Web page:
Ki Yachol Nuchal!

New olah; mom and wife. In small ways, every day, trying to rectify the error in judgement of my zaydies, the meraglim. "See these big grapes? We can make really big wine!"

New Israelis, Old Memories

Posted by rutimizrachi on 23/07/2008

Yom chamishi, 21 Tamuz 5768/23 July 2008, Wednesday.

The last couple of days have been courtesy of Nefesh b’Nefesh. Those guys really know how to throw a party!

Avi and I went to our first NBN Welcome Ceremony, to greet new olim, fresh off the plane. I strongly recommend this experience. It is possible that it qualifies, to some extent, as hachnasat orchim; for even though you are not hosting them in your house, you are welcoming weary travelers Home, with smiles and dancing. What better way can there be to come to a new land!

The most moving part of the program was the acquisition of a shiny new Israeli passport by Frances Greenberg, late of Pittsburgh. Ms. Greenberg, at eighty-eight years of age, stood out from the rest of the hope-filled olim, by the fact that she had already tried to make aliyah once before, and had failed. Seems like the olim on the Exodus, back in 1947, lacked a Rabbi Yehoshua Fass to see the process through.


One of the really wonderful ways Israelis have of getting to know the people and places of their country is through “tiyulim.” These little outings — while not unheard of in Chutz l’Aretz — really are a national pastime in Israel. Nefesh b’Nefesh offers some splendid tiyulim, at reduced prices, for first-year olim. This time we took a couple of lively boys to visit Be’erot Yitzchak, a kibbutz boasting a “Biblical Zoo,” in the north of the country. We were actually interested in visiting the place, as it had been the location of our Soldier Boy’s first ulpan, when he made aliyah in 2005. Following in his footsteps, we wanted to see the source of the near-vegetarianism our son preferred after months of cleaning out the dead chickens from the lool… Thankfully, the closest we got to actual chickens was the unbelievable odor emanating from the huge loolim. “Fowl” is the perfect word to describe those creatures. Even a serious carnivore may have opted for a life of broccoli and potatoes, after such a job. One could smell them from the road, as we took an otherwise pleasant tractor ride around the grounds.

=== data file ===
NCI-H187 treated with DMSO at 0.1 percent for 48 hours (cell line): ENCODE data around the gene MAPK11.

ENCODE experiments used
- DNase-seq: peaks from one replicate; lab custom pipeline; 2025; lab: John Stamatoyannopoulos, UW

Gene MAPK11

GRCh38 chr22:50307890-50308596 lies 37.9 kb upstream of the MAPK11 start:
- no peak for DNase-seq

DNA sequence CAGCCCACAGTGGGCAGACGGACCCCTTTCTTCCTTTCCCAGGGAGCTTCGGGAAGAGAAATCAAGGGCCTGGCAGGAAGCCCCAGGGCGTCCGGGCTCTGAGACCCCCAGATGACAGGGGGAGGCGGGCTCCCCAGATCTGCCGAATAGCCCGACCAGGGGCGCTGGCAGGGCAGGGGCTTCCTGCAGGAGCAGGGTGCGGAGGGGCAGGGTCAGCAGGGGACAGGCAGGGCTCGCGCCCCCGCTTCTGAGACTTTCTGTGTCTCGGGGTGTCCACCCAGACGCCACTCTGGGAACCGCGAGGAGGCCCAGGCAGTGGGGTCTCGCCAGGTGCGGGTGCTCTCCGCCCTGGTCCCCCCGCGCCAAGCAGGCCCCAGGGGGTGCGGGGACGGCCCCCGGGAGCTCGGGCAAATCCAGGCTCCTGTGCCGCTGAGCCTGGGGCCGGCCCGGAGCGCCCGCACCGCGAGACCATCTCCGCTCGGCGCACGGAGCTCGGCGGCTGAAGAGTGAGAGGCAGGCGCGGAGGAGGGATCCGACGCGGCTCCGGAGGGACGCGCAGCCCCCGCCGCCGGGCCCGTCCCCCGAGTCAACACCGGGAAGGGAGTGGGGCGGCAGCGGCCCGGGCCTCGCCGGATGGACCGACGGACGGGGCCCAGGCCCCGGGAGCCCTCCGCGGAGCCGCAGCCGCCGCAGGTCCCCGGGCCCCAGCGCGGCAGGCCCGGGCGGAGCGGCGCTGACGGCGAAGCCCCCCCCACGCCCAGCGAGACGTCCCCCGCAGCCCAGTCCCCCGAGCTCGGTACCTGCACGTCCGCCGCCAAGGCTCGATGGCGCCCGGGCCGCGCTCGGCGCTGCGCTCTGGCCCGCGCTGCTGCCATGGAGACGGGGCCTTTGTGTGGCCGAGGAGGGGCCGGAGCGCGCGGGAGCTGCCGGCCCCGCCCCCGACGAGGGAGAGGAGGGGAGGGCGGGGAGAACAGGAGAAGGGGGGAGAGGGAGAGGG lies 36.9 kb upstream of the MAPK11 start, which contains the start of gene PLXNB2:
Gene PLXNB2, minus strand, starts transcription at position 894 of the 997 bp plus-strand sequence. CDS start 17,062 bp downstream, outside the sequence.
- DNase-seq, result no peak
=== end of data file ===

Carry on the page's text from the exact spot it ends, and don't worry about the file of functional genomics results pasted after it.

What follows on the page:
The whole day was a wonderful adventure, for my husband and me, and for our son and his friend. Having spent several years on farms as youngsters, Avi and I had a lot about which to reminisce. He had vaguely urine-scented memories of sharing space with “Cousin Ikey” at Uncle Burr’s farm. Seems Avi was a strapping fellow, even back then; and his yearly invitations to the farm coincided with haying season. My memories were sweeter. After feeding the animals and milking the cow (during which I perfected the art of shooting a stream of warm milk into a cat’s mouth — and who knows when that will come in handy?), I mostly hung out with my favorite creatures, the goats. As far as I am concerned, they are better pets even than dogs. Even though there was much to see and do on the kibbutz — from baking pitot to rock climbing, water slides to camel rides, I kept going back to the goats. It was a day of pleasant memories.

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